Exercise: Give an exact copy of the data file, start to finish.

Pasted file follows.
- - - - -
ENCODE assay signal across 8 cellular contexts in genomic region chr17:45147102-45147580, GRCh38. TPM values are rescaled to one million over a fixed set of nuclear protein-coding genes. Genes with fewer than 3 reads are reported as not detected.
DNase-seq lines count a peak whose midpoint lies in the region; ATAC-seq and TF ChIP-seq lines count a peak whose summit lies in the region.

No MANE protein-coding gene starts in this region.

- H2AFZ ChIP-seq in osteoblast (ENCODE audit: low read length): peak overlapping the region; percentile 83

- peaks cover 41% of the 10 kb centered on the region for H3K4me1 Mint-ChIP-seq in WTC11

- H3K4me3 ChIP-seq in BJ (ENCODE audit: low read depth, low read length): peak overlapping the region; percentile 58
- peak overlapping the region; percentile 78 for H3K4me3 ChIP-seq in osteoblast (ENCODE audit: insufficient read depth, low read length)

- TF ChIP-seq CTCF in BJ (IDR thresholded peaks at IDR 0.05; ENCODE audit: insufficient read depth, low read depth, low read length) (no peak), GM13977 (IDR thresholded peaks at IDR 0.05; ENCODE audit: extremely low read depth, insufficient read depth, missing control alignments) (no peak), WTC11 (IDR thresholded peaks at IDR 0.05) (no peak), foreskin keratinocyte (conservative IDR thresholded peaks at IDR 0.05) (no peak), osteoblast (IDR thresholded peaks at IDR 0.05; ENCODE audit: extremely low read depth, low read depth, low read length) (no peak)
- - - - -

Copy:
ENCODE assay signal across 8 cellular contexts in genomic region chr17:45147102-45147580, GRCh38. TPM values are rescaled to one million over a fixed set of nuclear protein-coding genes. Genes with fewer than 3 reads are reported as not detected.
DNase-seq lines count a peak whose midpoint lies in the region; ATAC-seq and TF ChIP-seq lines count a peak whose summit lies in the region.

No MANE protein-coding gene starts in this region.

- H2AFZ ChIP-seq in osteoblast (ENCODE audit: low read length): peak overlapping the region; percentile 83

- peaks cover 41% of the 10 kb centered on the region for H3K4me1 Mint-ChIP-seq in WTC11

- H3K4me3 ChIP-seq in BJ (ENCODE audit: low read depth, low read length): peak overlapping the region; percentile 58
- peak overlapping the region; percentile 78 for H3K4me3 ChIP-seq in osteoblast (ENCODE audit: insufficient read depth, low read length)

- TF ChIP-seq CTCF in BJ (IDR thresholded peaks at IDR 0.05; ENCODE audit: insufficient read depth, low read depth, low read length) (no peak), GM13977 (IDR thresholded peaks at IDR 0.05; ENCODE audit: extremely low read depth, insufficient read depth, missing control alignments) (no peak), WTC11 (IDR thresholded peaks at IDR 0.05) (no peak), foreskin keratinocyte (conservative IDR thresholded peaks at IDR 0.05) (no peak), osteoblast (IDR thresholded peaks at IDR 0.05; ENCODE audit: extremely low read depth, low read depth, low read length) (no peak)